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An Investigation into the Role of Tourism Growth, Conventional Energy Consumption and Real Income on Ecological Footprint Nexus in France

1Faculty of Economics Administrative and Social Sciences, Istanbul Gelisim University, Istanbul, Turkey

2Department of Computing and Informatics, Bournemouth University, United Kingdom

3Adnan Kassar School of Business, Department of Economics Lebanese American University, Beirut , Lebanon

Received: 11 Dec 2021; Revised: 6 May 2022; Accepted: 10 Sep 2022; Available online: 25 Sep 2022; Published: 1 Jan 2023.
Editor(s): Grigorios Kyriakopoulos
Open Access Copyright (c) 2023 The Author(s). Published by Centre of Biomass and Renewable Energy (CBIORE)
Creative Commons License This work is licensed under a Creative Commons Attribution-ShareAlike 4.0 International License.

Citation Format:
Previously documented studies in the literature on how tourism leads to economic growth in the form of tourism-led growth hypotheses (TLGH) has been investigated. This study presents a new perspective on the growth of tourism by considering its impact on conventional energy consumption, real income level, and emission via the channel of globalization. Sequences of econometric tests were conducted to validate the hypothesized claims between tourism development and growth impact on conventional energy consumption and pollution proxy by ecological footprints, globalization GDP per capita, biocapacity, and tourists for the case of France. Empirical evidence from the Granger causality test presents a uni-directional causality from ecological footprints to GDP per capita and from biocapacity to ecological footprints. The correlation matrix shows interrelation amongst series with biocapacity significantly correlating with ecological footprints with tourist’s arrival having a positive correlation with ecological footprints and a negative one with biocapacity. GPD per capita was found to positively affect the ecological footprints and have a negative correlation with biocapacity and a significant relationship with tourists' arrivals. Additionally, globalization exerts a positive impact on ecological footprints, and its effect on biocapacity was found to be negative although globalization's effect on tourists’ arrivals and per capita GDP is significant. The ARDL estimation indicated biocapacity as a neutral agent for ecological footprints, tourist arrivals having a negative impact on ecological footprints, and globalization significantly affecting ecological footprints. From these findings, it is evident that tourism growth has a significant impact on energy consumption and pollution. Policy recommendations were also provided in this study accordingly.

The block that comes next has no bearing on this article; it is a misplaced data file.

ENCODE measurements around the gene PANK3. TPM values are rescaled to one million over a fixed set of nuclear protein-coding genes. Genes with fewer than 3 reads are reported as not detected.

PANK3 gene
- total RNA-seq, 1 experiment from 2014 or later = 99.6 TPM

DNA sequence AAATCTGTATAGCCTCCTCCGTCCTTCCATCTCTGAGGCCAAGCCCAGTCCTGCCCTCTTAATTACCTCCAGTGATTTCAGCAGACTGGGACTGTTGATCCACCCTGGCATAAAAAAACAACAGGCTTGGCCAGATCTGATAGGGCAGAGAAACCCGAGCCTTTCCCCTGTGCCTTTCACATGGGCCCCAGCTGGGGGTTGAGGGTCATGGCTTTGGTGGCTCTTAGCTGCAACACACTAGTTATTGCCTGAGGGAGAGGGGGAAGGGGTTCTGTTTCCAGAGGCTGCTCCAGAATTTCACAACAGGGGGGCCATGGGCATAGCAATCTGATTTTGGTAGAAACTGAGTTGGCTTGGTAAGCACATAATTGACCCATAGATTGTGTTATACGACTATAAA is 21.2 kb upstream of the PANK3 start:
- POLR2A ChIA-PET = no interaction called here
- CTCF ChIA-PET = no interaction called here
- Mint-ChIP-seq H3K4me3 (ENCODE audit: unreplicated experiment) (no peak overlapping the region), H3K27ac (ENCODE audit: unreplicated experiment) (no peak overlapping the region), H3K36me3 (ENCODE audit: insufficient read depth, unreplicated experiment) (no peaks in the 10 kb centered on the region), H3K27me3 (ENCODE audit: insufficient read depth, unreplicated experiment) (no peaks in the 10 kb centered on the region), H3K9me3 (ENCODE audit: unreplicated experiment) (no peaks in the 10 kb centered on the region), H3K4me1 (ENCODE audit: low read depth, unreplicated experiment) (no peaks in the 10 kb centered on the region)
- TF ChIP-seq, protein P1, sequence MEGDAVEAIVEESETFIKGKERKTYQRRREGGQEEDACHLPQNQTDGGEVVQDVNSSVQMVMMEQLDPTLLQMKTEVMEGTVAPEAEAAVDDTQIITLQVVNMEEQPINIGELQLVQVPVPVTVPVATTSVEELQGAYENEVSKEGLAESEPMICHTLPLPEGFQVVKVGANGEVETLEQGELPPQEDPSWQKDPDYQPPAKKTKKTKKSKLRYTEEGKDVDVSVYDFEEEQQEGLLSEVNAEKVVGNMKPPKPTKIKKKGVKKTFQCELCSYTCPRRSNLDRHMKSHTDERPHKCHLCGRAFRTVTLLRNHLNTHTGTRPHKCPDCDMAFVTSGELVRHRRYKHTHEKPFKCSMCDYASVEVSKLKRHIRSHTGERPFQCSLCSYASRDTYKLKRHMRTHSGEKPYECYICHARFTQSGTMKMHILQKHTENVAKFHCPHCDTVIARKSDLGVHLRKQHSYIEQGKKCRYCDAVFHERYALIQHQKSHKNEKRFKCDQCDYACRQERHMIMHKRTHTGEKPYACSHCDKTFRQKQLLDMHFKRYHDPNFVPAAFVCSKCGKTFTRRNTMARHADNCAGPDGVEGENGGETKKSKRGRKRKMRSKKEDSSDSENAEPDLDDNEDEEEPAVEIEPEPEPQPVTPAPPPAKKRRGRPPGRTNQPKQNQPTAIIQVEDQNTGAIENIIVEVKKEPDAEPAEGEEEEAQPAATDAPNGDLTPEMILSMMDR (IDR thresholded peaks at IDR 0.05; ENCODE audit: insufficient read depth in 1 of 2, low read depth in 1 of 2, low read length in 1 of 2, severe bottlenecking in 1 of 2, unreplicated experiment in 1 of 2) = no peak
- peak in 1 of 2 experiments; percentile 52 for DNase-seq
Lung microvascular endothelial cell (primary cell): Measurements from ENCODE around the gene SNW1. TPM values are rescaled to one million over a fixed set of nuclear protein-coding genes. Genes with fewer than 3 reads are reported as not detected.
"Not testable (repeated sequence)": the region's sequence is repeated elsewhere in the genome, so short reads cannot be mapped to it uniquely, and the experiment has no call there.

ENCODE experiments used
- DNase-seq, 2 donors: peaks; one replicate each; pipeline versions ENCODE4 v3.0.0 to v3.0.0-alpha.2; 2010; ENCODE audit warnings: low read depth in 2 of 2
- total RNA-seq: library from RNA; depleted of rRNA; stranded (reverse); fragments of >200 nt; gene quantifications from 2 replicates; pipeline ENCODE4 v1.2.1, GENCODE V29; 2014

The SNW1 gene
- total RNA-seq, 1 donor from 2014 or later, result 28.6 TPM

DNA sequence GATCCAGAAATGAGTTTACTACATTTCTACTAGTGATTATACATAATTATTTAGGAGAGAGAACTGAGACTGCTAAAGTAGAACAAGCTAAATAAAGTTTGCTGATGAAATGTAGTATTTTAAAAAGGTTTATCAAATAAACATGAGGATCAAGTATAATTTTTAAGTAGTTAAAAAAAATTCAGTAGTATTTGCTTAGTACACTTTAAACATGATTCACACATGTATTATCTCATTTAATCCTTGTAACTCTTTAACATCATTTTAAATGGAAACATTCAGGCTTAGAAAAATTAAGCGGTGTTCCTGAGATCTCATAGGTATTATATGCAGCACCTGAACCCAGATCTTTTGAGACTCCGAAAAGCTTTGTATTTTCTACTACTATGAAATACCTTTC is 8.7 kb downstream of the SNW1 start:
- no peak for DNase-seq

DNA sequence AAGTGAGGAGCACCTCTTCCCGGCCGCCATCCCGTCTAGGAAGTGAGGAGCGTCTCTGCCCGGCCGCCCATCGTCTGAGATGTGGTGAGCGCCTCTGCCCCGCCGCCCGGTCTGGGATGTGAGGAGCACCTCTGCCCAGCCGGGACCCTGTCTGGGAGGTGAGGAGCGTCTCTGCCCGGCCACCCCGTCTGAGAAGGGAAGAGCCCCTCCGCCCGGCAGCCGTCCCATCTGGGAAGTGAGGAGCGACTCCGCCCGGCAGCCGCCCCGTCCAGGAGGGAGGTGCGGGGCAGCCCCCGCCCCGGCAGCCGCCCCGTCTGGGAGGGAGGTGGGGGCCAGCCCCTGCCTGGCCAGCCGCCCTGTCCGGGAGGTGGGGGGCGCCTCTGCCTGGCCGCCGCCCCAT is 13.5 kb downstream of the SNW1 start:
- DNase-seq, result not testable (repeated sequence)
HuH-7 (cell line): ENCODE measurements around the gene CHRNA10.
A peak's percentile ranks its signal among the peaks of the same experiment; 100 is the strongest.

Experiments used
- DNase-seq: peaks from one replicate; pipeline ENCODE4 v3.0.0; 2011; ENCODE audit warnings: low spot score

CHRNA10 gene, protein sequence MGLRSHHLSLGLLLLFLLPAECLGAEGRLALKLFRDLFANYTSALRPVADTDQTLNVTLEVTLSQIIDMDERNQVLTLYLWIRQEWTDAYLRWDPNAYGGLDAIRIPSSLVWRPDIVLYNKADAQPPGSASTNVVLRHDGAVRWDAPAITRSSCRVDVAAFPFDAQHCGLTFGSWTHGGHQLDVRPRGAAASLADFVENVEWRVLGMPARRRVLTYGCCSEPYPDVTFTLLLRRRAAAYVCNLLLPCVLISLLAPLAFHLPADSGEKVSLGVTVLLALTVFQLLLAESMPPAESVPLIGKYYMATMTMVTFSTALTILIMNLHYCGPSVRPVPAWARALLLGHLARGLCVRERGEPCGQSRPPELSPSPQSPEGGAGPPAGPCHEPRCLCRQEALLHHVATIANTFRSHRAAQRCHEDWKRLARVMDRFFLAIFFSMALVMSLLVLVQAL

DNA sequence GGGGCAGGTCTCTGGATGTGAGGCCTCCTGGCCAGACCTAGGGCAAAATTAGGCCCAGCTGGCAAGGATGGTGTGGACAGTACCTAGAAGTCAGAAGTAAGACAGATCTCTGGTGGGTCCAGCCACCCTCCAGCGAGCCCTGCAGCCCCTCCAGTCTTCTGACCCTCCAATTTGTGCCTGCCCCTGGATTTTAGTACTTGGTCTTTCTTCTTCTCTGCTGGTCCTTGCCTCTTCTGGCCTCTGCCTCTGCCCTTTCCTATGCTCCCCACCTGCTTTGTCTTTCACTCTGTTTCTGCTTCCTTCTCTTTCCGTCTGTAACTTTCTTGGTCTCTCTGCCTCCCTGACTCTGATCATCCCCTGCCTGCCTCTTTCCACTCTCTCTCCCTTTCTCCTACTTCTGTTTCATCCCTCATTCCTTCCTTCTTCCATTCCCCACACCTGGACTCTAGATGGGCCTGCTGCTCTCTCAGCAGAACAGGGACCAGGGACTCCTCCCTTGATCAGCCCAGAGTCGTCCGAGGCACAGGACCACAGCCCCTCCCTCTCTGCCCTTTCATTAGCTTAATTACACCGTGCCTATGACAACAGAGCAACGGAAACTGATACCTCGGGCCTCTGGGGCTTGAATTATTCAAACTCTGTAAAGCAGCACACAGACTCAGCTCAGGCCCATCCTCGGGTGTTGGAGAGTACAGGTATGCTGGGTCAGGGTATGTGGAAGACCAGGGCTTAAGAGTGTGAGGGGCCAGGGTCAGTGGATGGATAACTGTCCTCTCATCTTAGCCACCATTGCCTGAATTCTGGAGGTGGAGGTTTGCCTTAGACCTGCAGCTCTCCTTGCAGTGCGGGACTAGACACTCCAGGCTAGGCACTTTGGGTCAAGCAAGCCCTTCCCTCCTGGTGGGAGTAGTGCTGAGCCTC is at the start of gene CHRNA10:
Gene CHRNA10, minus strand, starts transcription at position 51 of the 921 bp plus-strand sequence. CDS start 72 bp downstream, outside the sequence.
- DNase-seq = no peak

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Keywords: Biocapacity; Tourists Arrivals; Globalization; energy consumption; Tourism growth; Ecological footprints.
Funding: none

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